WASHINGTON (AP) -- Profits at U.S. banks jumped almost 37 percent for the October-December period, reaching the highest level for a fourth quarter in six years as banks continued to step up lending.
The figures are fresh evidence of the industry's sustained recovery more than four years after the financial crisis.
Banks earned $34.7 billion in the last three months of 2012, up from $25.4 billion a year ago and the highest for a fourth quarter since 2006, the Federal Deposit Insurance Corp. reported Tuesday. Sixty percent of banks reported improved earnings from the fourth quarter of 2011, the agency said.
The FDIC, created during the Great Depression to ensure bank deposits, monitors and examines the financial condition of U.S. banks.
For all of 2012, the agency said bank earnings rose 19 percent to $141.3 billion, the second-highest annual level ever.
The number of banks on the agency's "problem" list fell to 651 from 694. Banks had lower losses on loans in the fourth quarter and set aside almost 25 percent less to cover potential losses than in the final quarter of 2011.
"The improving trend that began more than three years ago gained further ground in the fourth quarter," FDIC Chairman Martin Gruenberg said at a news conference. Still, "troubled loans, problem banks and bank failures remain at elevated levels, while growth in lending and revenue remains sluggish," he said.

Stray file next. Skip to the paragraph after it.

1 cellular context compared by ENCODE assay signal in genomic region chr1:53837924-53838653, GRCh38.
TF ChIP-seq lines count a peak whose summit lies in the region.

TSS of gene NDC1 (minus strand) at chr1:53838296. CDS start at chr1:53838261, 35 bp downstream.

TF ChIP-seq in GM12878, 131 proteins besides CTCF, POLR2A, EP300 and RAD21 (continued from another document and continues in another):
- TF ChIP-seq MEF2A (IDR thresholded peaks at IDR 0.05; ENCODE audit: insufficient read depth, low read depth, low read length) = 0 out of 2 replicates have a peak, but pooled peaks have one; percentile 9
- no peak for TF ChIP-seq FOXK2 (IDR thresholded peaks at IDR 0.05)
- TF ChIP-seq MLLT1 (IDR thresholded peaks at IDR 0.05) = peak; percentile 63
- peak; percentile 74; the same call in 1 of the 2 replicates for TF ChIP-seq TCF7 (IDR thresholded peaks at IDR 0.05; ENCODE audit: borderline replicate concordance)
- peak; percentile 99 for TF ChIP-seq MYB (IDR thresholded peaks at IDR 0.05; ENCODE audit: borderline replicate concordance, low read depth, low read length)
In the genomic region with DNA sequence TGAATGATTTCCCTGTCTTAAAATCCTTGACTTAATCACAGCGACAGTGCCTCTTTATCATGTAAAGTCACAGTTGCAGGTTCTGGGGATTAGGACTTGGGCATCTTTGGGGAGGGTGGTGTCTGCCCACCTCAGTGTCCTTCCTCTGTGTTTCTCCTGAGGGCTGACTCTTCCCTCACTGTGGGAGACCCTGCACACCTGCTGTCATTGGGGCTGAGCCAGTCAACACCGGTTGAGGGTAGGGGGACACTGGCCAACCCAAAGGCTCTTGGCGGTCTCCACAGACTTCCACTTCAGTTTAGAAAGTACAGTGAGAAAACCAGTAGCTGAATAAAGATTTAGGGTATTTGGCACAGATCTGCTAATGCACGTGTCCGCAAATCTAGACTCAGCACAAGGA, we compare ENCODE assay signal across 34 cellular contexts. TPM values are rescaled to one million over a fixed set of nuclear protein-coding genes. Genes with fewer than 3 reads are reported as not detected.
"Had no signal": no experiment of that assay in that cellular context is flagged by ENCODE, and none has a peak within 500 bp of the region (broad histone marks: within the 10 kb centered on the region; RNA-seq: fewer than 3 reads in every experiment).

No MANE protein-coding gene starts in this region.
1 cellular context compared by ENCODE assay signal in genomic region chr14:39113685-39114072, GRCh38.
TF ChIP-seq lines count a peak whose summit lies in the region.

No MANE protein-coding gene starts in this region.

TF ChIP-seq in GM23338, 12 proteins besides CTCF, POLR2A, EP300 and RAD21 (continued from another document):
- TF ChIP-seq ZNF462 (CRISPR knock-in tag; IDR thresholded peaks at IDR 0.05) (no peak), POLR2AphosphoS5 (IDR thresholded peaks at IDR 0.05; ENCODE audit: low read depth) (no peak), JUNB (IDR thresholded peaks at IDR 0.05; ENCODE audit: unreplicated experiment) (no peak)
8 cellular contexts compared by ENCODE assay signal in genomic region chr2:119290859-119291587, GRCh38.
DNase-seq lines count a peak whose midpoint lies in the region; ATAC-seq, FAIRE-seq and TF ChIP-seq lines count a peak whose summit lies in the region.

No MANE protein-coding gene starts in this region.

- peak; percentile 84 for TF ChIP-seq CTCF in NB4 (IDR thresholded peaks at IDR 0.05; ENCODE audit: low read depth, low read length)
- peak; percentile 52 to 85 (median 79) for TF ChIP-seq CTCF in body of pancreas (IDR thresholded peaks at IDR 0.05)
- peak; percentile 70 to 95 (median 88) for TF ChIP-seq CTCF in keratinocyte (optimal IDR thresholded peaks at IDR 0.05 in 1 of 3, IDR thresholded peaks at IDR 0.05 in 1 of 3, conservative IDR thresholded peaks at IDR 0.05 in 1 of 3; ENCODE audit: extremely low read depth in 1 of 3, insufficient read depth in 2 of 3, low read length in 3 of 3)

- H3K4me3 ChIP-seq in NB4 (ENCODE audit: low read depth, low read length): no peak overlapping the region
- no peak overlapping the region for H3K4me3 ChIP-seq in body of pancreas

Banks with assets exceeding $10 billion drove the bulk of the earnings growth in the October-December period. While they make up just 1.5 percent of U.S. banks, they accounted for about 82 percent of the industry earnings.
Those banks include Bank of America Corp., Citigroup Inc., JPMorgan Chase & Co. and Wells Fargo & Co. Most of them have recovered with help from federal bailout money and record-low borrowing rates.
Gruenberg noted that banks' profit from interest they charge has been eroded by historically low interest rates during the economic recovery. Banks' net interest income fell to $104.4 billion in the fourth quarter from $107.1 billion a year earlier. That was the lowest quarterly level since the final three months of 2009, the FDIC said.
The decline in interest income has made banks increasingly reliant on the fees they charge.
For the sixth time in seven quarters, banks' lending increased. It rose by 1.7 percent in the fourth quarter, led by growth in commercial and industrial loans, and credit cards. That shows banks are becoming less cautious, which could help the economy. More lending leads to more consumer spending, which drives roughly 70 percent of economic activity.
Home equity loans fell by 2.2 percent, however.
So far this year, three banks have failed. That follows 51 closures last year, 92 in 2011 and 157 in 2010. The 2010 closures were the most in one year since the height of the savings and loan crisis in 1992.
In the fourth quarter, the decline in bank failures allowed the insurance fund to continue to strengthen. The fund, which turned from deficit to positive in the second quarter of 2011, had a $32.9 billion balance as of Dec. 31, according to the FDIC. That compares with $25.2 billion at the end of September.
The FDIC is backed by the government, and its deposits are guaranteed up to $250,000 per account. Apart from its deposit insurance fund, the agency also has tens of billions in loss reserves.